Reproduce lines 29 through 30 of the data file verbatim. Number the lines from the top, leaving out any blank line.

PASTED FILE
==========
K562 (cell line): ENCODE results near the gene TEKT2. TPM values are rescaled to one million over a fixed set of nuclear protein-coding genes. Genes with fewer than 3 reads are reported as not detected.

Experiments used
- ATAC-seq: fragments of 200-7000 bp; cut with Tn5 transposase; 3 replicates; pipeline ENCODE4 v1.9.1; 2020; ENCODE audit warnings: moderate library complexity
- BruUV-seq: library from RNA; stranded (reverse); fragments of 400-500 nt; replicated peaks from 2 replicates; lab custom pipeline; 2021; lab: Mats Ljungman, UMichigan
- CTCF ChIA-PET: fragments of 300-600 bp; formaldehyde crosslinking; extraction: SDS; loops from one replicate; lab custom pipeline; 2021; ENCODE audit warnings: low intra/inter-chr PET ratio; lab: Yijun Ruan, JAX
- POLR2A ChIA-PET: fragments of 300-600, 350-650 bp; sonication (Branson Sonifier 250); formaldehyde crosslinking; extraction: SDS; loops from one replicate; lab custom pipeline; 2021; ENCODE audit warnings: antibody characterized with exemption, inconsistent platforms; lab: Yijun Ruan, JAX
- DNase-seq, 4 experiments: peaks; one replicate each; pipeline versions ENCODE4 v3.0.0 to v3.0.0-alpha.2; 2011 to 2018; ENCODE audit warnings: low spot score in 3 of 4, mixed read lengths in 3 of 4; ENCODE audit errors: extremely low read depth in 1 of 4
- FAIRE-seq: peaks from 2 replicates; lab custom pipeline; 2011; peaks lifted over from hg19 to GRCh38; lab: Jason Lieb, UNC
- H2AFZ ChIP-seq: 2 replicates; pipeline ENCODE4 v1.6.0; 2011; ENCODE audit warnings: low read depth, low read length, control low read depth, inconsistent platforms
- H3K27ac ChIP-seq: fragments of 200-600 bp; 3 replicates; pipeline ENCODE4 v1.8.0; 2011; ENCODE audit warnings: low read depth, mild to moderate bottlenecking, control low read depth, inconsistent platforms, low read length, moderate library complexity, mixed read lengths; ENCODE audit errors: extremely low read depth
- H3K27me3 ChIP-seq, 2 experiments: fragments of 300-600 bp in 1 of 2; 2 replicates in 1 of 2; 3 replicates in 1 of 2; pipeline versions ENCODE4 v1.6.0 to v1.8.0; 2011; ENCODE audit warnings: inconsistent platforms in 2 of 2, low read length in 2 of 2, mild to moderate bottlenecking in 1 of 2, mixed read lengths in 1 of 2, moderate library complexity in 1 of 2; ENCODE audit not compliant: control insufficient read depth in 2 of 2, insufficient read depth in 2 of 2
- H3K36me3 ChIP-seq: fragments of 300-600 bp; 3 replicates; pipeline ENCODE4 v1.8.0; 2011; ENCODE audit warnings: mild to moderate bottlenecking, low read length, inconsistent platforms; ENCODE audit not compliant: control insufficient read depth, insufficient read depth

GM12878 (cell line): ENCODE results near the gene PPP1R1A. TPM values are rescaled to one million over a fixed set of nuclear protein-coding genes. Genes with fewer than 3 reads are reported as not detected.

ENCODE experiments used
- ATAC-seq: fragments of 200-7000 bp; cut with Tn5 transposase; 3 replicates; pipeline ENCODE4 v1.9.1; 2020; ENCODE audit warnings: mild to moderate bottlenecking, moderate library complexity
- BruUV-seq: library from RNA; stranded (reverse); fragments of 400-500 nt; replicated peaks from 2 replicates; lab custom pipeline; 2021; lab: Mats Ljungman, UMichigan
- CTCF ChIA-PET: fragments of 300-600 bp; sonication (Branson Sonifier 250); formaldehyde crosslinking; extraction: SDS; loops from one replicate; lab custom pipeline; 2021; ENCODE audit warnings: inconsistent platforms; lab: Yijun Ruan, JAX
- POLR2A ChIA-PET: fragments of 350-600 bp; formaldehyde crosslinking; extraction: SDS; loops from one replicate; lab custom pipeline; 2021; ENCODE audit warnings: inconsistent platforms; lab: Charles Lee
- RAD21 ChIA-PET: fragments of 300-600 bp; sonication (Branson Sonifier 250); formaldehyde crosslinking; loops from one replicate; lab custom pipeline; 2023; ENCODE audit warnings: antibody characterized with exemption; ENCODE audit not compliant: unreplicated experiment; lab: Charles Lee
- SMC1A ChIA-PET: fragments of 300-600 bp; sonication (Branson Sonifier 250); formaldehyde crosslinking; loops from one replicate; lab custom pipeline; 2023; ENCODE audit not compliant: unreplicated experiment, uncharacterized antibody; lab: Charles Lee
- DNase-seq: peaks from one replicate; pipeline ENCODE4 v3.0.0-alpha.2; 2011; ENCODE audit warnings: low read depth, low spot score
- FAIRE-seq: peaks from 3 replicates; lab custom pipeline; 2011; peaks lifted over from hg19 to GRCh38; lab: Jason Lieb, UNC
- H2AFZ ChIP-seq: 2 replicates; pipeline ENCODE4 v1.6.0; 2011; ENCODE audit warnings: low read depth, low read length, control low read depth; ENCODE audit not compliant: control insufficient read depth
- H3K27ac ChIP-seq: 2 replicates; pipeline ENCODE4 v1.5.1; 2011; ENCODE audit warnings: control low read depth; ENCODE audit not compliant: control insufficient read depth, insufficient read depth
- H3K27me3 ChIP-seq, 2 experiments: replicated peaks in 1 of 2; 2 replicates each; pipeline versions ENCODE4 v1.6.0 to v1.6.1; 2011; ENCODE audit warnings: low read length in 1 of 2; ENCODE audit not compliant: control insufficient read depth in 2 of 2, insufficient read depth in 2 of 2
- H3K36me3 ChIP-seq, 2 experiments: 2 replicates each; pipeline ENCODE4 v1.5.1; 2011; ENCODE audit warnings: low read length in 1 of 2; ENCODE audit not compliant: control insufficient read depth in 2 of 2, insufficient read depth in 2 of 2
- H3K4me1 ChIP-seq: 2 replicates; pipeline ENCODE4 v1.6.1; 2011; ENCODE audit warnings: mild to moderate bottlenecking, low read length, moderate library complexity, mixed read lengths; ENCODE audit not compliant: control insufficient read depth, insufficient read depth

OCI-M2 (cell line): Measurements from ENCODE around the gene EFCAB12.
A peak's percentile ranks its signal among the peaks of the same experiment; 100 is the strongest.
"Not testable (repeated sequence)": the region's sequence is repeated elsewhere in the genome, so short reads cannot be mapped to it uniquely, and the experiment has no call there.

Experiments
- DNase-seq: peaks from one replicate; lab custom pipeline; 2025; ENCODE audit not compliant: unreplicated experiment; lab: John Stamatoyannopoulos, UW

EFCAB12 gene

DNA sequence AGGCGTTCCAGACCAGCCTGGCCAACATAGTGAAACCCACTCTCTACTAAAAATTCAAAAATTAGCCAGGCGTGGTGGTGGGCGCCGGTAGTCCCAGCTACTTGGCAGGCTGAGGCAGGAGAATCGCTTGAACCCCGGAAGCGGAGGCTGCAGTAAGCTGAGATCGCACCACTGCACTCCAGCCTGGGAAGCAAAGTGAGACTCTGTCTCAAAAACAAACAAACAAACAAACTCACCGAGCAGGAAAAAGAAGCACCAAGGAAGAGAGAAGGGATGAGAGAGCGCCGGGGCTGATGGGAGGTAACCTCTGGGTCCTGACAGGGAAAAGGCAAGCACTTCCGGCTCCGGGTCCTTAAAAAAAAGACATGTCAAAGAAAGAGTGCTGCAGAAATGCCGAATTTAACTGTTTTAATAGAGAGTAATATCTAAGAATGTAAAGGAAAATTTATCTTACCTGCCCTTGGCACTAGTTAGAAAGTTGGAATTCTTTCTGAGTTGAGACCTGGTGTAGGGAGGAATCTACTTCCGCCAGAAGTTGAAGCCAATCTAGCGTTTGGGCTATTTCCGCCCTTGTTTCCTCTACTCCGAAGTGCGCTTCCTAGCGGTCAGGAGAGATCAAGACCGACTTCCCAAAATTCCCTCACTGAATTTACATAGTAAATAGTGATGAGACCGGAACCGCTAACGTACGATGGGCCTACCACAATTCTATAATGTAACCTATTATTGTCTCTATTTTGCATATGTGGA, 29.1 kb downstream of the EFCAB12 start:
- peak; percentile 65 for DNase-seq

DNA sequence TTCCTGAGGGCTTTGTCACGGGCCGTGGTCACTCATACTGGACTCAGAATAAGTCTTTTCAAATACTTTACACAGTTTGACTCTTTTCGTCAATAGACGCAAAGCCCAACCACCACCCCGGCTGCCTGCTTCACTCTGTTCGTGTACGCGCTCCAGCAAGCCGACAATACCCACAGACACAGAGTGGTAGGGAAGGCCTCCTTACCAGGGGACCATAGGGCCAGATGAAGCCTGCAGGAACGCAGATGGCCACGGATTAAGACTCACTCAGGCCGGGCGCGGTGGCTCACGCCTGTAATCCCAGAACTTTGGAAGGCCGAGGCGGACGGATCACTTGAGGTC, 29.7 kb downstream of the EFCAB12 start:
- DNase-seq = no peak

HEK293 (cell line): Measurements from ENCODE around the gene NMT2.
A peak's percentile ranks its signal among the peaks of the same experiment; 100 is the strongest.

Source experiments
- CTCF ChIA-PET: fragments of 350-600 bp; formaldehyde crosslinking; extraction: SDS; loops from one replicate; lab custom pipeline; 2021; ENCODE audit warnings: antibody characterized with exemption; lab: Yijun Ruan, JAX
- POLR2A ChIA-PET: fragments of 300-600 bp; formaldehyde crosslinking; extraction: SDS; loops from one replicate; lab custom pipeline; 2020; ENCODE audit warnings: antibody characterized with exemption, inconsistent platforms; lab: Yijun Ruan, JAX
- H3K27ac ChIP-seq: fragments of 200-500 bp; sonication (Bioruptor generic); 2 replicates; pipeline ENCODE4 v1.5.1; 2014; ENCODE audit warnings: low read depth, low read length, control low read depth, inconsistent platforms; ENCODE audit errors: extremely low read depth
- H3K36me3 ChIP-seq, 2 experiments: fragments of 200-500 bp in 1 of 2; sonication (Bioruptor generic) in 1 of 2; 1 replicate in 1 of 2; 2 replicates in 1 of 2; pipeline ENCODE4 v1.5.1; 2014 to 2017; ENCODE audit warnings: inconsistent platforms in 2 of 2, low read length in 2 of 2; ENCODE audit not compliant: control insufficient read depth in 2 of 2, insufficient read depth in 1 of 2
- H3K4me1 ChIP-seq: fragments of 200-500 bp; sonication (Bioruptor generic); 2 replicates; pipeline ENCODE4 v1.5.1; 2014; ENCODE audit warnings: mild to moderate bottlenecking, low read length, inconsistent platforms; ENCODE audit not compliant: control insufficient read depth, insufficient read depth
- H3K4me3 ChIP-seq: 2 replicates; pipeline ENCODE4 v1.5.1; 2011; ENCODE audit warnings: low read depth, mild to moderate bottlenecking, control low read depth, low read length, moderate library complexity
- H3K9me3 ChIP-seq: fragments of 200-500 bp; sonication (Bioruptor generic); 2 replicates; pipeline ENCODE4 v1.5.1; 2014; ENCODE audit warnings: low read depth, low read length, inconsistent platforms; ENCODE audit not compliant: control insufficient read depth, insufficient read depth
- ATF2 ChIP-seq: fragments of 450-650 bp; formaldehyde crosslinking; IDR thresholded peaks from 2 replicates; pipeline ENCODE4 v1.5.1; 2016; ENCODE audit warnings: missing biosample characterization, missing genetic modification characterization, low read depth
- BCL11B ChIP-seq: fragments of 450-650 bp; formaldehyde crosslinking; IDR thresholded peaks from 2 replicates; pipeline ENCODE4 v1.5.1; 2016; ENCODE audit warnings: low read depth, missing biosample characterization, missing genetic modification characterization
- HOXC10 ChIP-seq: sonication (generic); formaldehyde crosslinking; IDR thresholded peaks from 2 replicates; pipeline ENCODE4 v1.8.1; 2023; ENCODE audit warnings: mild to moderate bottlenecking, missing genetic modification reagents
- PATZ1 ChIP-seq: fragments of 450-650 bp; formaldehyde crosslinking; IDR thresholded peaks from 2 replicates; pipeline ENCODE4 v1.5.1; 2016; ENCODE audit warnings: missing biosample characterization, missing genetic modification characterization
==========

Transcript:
A peak's percentile ranks its signal among the peaks of the same experiment; 100 is the strongest.
"Not testable (repeated sequence)": the region's sequence is repeated elsewhere in the genome, so short reads cannot be mapped to it uniquely, and the experiment has no call there.